In my job I write a lot of embedded software and use a lot of my math training. From control theory to simple things like calculating rise times and ring on a bus.

Comment Online is worth much less (Score 5, Insightful) 201

At my last employer, where I was involved in the technical half of resume screening and candidate evaluations, online courses weren't worth very much in the early stages. The problem is that the quality of the programs varies so widely that it's best for the screener to just ignore them. Yes, there are diamonds in the rough, but you don't have enough time to go do the research, so you mentally block that part out and continue on. It's not particularly fair, but when you have 500 resumes to work through in a day, you have to come up with a fast system.

Now, if you make it into the later rounds and it comes down to you versus someone who hasn't demonstrated that drive to better themselves and their career? Yeah, I'd take the time to go look up the online program, any graduation statistics it published, etc.

Comment Re:depending (Score 1) 1047

1. Failure to comply with a court order puts you in civil contempt of court. You can be held indefinitely for that. There is no habeas corpus involved there because you hold the keys to your own cell. You can sit in jail until you comply with the order, the order is overturned, or the order no longer serves a purpose (e.g., grand jury convenes, the jury trial at which you were supposed to testify is done, etc.). Even better, civil contempt charges don't require iron-clad proof, merely that the preponderance of evidence shows that you are violating the court order.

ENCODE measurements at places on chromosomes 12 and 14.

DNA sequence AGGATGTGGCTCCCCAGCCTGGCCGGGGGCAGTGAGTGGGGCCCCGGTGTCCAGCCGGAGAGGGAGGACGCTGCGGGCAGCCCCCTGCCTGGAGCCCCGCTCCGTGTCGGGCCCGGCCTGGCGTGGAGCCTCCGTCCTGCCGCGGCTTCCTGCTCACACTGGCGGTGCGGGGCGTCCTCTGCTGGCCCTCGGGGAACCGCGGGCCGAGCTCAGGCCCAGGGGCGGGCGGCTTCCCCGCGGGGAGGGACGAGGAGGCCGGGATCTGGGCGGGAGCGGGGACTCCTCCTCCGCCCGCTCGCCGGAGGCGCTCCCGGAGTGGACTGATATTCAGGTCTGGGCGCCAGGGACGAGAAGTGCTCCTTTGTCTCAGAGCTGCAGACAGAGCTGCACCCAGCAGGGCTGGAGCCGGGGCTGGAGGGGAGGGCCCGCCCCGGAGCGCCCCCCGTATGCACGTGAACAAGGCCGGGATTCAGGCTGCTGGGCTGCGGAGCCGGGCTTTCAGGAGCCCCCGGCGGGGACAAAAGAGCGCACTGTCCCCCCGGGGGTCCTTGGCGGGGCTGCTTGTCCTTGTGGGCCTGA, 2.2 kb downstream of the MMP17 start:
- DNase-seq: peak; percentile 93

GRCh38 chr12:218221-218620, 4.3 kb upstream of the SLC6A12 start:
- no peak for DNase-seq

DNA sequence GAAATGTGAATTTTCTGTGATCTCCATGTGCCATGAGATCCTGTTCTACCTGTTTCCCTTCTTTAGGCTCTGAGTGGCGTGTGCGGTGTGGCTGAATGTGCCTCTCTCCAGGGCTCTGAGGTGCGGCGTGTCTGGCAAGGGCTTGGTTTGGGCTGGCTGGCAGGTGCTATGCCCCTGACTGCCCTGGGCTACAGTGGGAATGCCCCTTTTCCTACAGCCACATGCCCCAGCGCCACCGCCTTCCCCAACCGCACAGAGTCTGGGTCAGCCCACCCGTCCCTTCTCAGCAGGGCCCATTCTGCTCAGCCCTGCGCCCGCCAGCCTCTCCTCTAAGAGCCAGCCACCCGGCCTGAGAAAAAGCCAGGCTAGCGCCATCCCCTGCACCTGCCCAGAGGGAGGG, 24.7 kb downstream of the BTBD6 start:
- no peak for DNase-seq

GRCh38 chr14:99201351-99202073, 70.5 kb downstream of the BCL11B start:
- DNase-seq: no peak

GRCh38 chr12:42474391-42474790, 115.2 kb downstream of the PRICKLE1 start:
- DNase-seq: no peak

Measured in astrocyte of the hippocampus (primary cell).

2. Yes, you cannot be compelled to testify against yourself, but US courts have repeatedly ruled that you can be forced to turn over evidence which is potentially incriminatory. "I have hidden them because they incriminate me" isn't a valid reason to avoid turning over fingerprints, hair samples, security camera footage, files, day planners, etc. If you know where the thing is and the court holds a valid order to get the thing, failure to comply is civil contempt of court. Then see point #1.

Comment Re:How Is This Bad? (Score 1) 383

This is a load of horse shit. Yes, atomic mercury is bad for you. However, there are several useful and demonstrably non-harmful mercury compounds. "There's no safe amount of arsenic exposure!" "Hey, your cellphone contains some gallium arsenide transistors. OMGYERPOISONED"

Comment Nook Color handles 99% of my PDFs (Score 2) 254

The built-in PDF reader on the Nook Color is decent. It drains the battery faster (maybe 2x or 3x?) than reading epub files but is still quite usable. I've only ever had trouble with one PDF: there was one page with a TON of overlaid vector images and it wouldn't render correctly; all pages after that page were missing images entirely. Otherwise it's been a fine machine.

Comment Re:13 years? (Score 1) 385

While it'll be nice to get native lambdas, the above example is a bit contrived; it's a lot prettier than this in current C++. With boost's lambda: